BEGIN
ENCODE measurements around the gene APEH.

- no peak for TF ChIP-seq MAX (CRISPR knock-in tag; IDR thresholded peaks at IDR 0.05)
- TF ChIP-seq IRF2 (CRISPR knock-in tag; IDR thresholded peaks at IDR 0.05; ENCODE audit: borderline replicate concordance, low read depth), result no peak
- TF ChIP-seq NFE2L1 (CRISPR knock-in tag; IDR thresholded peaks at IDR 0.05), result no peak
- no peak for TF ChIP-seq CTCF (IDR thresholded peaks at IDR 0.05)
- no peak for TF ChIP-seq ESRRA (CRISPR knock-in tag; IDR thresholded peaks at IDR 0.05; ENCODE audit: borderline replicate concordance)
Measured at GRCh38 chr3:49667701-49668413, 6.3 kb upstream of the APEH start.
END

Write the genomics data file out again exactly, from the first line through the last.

ENCODE measurements around the gene APEH.

- no peak for TF ChIP-seq MAX (CRISPR knock-in tag; IDR thresholded peaks at IDR 0.05)
- TF ChIP-seq IRF2 (CRISPR knock-in tag; IDR thresholded peaks at IDR 0.05; ENCODE audit: borderline replicate concordance, low read depth), result no peak
- TF ChIP-seq NFE2L1 (CRISPR knock-in tag; IDR thresholded peaks at IDR 0.05), result no peak
- no peak for TF ChIP-seq CTCF (IDR thresholded peaks at IDR 0.05)
- no peak for TF ChIP-seq ESRRA (CRISPR knock-in tag; IDR thresholded peaks at IDR 0.05; ENCODE audit: borderline replicate concordance)
Measured at GRCh38 chr3:49667701-49668413, 6.3 kb upstream of the APEH start.